“What are you concealing?” Frida yelled.
Her husband Vincent sat on his hands at the dining room table. His knuckles were going numb, and he shifted his weight.
Frida glared at him and stooped to try and see the object through a tiny space between his thigh and the polished wooden chair.
“Vince,” she breathed in that long drawn out way that said she was tired of this game.
He didn’t move, wouldn’t even look at her.
If he were a child she’d lift him right up off of his chair and stand him firmly on the ground where she could grill and lecture him on deception. But Vincent was a very large man. He weighed almost three times as much as Frida. She thought of giving up. What did it matter anymore anyway, the things he wanted to hide from her? What more could he possibly do? Burn the house down, maybe. That had almost happened twice already; accidents in his more lucid moments when he remembered that pots were for cooking and cooking meant food in his belly.
Dementia stole those connections in Vincent’s brain, but Frida held a lingering suspicion that whatever Vincent hid from her could do them both a lot of harm. She was too tired or maybe she’d plain lost the imagination to figure out what it could be.
All those years and they never talked about transgressions or funds that vanished, just went on with their daily routines, looking forward to retirement—whatever that was. When the list of to-do’s would shorten, Frida guessed. A vague time in the future she used to dream about when they would finally do something fun, take a trip to someplace exotic like Machu-Picchu. Maybe visit the house in Mexico where her namesake Frida Kahlo lived and died so fiercely.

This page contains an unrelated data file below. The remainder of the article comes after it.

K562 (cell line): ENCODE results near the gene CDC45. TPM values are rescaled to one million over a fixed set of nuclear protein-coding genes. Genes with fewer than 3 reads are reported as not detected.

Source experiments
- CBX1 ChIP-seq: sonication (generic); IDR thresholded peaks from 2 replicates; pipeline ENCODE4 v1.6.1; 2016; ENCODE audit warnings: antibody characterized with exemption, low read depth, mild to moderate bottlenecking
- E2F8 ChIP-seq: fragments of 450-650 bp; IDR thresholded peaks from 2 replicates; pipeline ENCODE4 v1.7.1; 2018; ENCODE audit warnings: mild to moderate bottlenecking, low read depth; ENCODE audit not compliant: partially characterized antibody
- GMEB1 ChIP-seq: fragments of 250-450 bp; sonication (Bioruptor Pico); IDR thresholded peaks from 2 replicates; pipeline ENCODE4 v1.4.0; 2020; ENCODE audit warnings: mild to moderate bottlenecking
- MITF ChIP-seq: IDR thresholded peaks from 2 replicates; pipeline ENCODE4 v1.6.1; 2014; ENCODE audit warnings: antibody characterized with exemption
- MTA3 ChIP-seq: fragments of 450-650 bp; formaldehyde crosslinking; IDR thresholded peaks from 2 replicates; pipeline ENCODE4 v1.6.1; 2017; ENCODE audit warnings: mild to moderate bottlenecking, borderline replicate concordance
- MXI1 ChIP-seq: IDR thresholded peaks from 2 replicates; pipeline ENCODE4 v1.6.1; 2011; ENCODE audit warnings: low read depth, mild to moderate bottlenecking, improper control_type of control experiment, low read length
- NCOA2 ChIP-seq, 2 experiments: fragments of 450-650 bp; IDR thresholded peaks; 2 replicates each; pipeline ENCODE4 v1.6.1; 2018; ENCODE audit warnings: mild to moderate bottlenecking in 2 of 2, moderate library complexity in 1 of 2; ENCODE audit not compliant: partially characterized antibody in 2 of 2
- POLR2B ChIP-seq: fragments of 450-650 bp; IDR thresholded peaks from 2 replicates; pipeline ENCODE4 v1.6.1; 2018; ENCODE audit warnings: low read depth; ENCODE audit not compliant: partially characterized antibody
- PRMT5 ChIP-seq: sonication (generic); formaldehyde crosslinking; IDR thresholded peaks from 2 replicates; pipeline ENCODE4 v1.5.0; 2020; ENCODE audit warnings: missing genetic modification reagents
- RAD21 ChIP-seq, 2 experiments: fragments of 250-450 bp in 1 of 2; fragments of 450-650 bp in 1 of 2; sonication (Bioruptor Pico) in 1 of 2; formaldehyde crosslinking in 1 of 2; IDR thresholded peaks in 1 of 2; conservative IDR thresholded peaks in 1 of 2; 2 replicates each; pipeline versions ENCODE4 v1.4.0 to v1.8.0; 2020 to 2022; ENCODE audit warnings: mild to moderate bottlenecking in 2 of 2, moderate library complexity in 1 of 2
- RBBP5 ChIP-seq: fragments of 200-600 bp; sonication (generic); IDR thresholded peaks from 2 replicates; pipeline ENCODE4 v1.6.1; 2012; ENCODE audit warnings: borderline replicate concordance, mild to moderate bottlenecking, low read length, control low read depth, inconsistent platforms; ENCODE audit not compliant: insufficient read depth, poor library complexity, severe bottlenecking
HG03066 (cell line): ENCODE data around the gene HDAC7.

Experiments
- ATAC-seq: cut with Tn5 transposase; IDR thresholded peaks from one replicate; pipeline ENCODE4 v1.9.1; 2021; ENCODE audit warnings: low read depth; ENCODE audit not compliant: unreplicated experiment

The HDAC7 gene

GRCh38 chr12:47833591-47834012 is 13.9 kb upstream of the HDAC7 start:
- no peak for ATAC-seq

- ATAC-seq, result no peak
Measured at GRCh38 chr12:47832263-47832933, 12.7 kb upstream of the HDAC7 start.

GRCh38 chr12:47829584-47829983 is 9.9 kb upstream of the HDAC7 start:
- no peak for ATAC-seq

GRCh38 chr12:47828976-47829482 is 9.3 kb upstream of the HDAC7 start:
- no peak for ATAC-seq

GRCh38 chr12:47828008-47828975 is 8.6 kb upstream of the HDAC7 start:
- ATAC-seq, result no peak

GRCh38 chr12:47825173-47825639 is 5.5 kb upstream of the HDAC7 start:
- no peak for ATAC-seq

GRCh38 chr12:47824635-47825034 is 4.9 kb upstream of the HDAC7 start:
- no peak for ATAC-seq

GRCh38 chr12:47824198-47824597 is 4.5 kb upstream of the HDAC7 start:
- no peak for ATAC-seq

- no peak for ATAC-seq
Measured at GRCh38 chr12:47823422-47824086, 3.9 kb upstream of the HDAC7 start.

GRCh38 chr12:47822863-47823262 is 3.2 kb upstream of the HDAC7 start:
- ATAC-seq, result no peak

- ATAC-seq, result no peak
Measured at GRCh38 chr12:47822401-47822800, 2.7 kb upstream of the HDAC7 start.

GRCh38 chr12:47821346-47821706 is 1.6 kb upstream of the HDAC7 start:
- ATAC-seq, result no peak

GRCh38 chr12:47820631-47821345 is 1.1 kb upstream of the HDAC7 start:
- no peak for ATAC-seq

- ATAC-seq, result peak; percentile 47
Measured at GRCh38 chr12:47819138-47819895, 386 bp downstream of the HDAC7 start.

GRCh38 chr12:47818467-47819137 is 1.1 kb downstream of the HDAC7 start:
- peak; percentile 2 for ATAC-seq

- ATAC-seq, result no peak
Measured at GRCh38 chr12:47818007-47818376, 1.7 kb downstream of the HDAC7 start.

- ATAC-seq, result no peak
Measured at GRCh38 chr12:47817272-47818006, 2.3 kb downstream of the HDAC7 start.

Frida pulled a chair out from the table and sat. “What a brave woman Frida was.” She said it wistfully like she used to say things when she knew the house was empty. She was looking at the wall, not at Vincent.
She reached out and touched his shoulder. Still looking at the wall she said, “Remember? Remember when Tommy was little and I told you one night about my worries that he wouldn’t have any friends and he’d get into drugs and something awful would happen to him?...And you said ‘Tommy is fine. You need to get out of the house and do something…It’s making you crazy’.”
She tucked her hands in her lap, then she stood up suddenly and left the room.
Vincent sat there a long time, though he no longer had a concept of time. Shadows lengthened across the table and it began to get dark. He shifted his weight again and laid his hands on the table. He forgot what he was sitting on or even that he’d tried to hide something from the woman who took care of him.
“Frida,” he said to no one, “brave.” LS
"Fiction gives a second chance that life denies us."